Posted on 30 April 2019 with categories: Anime Reviews

I was lucky enough to be at Sakura-con in Seattle on 20 April 2019 for the Funimation’s movie premiere of Code Geass’ third movie with the Director himself, Gorō Taniguchi, along with his senior staff in attendance inside a room full of raving fans. Was it was worth the decade-long wait to have a worthy continuation of the series? Read ahead and find out what’s in store for Code Geass’s future.

Warning: Full Spoilers Ahead!!!

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Posted on with categories: Anime Reviews, Finished Series: Mystery/Suspense, Paranoia Agent, Reviews by Lenlo, Throwback Thursday

In an era of the mundane, where every series is the same moe blob, the weird sticks out. Even the most mediocre series can get attention just by being weird. Paranoia Agent is not mediocre, and it is far beyond simply “weird”. Written and Directed by Satoshi Kon, Paranoia Agent is one of his last works before his untimely death. With only Paprika and Good Morning coming after it. Known for a radical style and a penchant for the odd, Satoshi Kon was an extraordinary director, unique to any other. Paranoia Agent lives up to this reputation, being unlike any other series I have ever seen. Its horror is Lovecraftian, its style chilling though as interesting as it is, this isn’t always in it’s favor. For the most part, the series is a joy, but when you try something new, it doesn’t all stick.

Welcome to Paranoia Agent, one of the hardest reviews I have ever written, lets jump in!

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Posted on with categories: Currently Watching:, Mix

How long is this prologue going to last, I wonder? Not that I’m complaining – Mix is probably my favorite spring series so far, even if it’s not the boldest or best-looking of the bunch. My current assumption is that the bulk of the story will be spent chasing the Koushien dream, but with Meisei’s middle school having qualified for the Tokyo Tournament, that goal seems a long way off. And the main characters are only in their second year, so we’re likely to get a full season with Touma as a starting pitcher before he even enters high school. This is all sort of worrisome, as Mix has just 80 chapters under its belt, and 9 have gone into these first four episodes. I’d hate for a series like this one, which takes its time in peeling back the layers of its cast, to run out of material too quickly. But perhaps I’m thinking too long term, as before the story can move forward, Nikaidou’s stranglehold on the title of starting pitcher will have to be loosened.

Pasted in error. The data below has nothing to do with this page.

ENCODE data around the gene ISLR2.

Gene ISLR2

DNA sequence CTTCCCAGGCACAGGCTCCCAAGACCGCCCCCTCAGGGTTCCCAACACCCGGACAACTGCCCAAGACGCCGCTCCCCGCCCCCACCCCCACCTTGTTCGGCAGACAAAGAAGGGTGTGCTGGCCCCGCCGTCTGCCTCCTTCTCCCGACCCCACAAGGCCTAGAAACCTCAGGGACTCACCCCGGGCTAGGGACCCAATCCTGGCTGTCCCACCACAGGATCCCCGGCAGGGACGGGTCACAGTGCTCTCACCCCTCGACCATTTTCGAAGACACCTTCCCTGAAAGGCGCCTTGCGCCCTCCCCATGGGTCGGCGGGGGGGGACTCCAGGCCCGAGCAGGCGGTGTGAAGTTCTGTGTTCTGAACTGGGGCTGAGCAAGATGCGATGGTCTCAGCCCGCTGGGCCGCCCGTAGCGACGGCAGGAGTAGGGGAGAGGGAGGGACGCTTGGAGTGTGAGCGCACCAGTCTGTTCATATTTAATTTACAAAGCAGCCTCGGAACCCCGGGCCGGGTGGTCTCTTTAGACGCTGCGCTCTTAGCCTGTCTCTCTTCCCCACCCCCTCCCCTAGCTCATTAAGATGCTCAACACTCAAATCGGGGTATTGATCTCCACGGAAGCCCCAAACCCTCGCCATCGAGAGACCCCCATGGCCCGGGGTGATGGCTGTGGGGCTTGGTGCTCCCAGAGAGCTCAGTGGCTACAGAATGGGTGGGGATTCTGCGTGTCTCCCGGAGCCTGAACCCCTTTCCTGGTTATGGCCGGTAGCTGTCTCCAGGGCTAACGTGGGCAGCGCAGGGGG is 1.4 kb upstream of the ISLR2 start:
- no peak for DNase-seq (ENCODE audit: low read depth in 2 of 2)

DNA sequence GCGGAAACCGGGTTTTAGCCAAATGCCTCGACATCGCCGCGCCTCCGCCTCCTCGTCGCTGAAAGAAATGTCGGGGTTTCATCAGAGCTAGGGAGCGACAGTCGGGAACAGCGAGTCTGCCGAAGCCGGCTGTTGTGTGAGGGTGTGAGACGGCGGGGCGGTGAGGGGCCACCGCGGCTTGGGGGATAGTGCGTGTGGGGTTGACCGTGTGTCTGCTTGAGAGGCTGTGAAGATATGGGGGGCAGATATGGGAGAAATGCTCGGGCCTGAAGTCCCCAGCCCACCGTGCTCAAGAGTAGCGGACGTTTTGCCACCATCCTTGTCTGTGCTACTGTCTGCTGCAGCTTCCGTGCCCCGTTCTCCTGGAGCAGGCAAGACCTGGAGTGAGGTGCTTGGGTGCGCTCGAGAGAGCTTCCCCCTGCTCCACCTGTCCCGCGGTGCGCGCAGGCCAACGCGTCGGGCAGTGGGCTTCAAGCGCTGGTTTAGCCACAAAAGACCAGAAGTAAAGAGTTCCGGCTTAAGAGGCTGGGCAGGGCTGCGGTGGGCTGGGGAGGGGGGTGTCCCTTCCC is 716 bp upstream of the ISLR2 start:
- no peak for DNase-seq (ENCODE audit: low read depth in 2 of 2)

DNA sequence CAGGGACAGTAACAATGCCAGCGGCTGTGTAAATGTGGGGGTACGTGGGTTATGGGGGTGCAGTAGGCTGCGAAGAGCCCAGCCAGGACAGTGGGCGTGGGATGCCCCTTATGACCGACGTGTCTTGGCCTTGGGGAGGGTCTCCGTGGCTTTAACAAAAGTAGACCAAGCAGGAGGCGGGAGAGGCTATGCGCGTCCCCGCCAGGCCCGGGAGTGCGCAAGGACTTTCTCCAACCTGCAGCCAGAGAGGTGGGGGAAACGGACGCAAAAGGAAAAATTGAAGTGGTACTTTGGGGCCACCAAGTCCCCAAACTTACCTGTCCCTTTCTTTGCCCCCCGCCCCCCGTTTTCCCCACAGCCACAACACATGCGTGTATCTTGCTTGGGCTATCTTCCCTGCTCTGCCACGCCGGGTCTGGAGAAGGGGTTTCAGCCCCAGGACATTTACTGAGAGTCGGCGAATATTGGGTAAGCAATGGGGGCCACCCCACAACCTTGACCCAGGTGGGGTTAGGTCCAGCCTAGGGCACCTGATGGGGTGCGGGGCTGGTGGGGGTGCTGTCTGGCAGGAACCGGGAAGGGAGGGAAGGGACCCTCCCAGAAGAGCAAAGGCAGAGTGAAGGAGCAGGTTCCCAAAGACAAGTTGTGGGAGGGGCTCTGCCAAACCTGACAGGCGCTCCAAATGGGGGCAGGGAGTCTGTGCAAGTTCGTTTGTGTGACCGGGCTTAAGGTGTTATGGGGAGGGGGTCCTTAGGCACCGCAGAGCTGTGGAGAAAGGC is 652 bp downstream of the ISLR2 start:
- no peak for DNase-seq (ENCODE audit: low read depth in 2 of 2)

Something is clearly up with Nikaidou, despite his winning streak. The Tachibana brothers are quick to make light of his pitching ability, but this is owed more to their prodigious talent than anything else. Souichiro’s head isn’t so high in the sky, though, that he can’t sense when his battery mate is having an off day. At a practice shortly after their victory in the prelim finals, Sou remarks to his brother that there’s even less juice behind Nikaidou’s pitches than normal. This doesn’t set off any alarm bells for the boys, but it should for the viewers at home. Coupled with his early departures from practice and his absence from the early innings of the team’s current game, it’s clear that Nikaidou is hurt. In fact, he may be dealing with a lasting illness, which would totally recontextualize the preferential treatment he’s been given thus far. His obnoxious father and nepotistic coach may simply want him to experience as much playing time as possible, before his sickness advances too far.